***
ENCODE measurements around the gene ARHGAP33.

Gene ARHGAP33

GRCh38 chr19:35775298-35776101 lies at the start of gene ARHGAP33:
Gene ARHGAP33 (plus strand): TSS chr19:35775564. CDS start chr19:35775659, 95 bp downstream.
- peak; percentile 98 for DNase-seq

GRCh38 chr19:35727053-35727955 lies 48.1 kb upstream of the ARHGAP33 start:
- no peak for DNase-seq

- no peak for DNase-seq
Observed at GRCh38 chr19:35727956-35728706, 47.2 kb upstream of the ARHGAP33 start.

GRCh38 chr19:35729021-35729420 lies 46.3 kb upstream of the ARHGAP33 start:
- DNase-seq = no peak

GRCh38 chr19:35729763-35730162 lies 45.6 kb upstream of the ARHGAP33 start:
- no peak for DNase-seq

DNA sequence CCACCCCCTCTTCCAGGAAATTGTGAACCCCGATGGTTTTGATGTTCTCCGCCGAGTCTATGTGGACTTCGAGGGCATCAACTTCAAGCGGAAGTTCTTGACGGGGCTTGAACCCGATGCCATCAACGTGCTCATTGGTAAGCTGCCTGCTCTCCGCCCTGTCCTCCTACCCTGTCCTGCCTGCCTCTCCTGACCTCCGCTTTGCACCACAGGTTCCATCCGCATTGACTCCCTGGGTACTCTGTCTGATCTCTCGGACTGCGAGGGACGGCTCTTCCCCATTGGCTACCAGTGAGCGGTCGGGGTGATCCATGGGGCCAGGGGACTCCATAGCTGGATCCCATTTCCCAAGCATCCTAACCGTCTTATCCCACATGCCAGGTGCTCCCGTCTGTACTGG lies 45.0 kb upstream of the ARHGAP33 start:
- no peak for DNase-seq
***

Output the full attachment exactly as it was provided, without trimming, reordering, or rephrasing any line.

ENCODE measurements around the gene ARHGAP33.

Gene ARHGAP33

GRCh38 chr19:35775298-35776101 lies at the start of gene ARHGAP33:
Gene ARHGAP33 (plus strand): TSS chr19:35775564. CDS start chr19:35775659, 95 bp downstream.
- peak; percentile 98 for DNase-seq

GRCh38 chr19:35727053-35727955 lies 48.1 kb upstream of the ARHGAP33 start:
- no peak for DNase-seq

- no peak for DNase-seq
Observed at GRCh38 chr19:35727956-35728706, 47.2 kb upstream of the ARHGAP33 start.

GRCh38 chr19:35729021-35729420 lies 46.3 kb upstream of the ARHGAP33 start:
- DNase-seq = no peak

GRCh38 chr19:35729763-35730162 lies 45.6 kb upstream of the ARHGAP33 start:
- no peak for DNase-seq

DNA sequence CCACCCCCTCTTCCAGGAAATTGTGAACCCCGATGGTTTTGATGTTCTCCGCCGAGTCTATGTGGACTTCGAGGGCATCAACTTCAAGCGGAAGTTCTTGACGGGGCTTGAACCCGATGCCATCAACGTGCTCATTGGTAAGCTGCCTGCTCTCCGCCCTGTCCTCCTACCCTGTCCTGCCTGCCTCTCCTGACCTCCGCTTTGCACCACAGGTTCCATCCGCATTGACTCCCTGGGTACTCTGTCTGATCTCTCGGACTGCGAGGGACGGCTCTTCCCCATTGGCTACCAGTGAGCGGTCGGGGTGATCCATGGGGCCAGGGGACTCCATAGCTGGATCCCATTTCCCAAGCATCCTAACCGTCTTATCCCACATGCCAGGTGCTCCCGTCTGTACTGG lies 45.0 kb upstream of the ARHGAP33 start:
- no peak for DNase-seq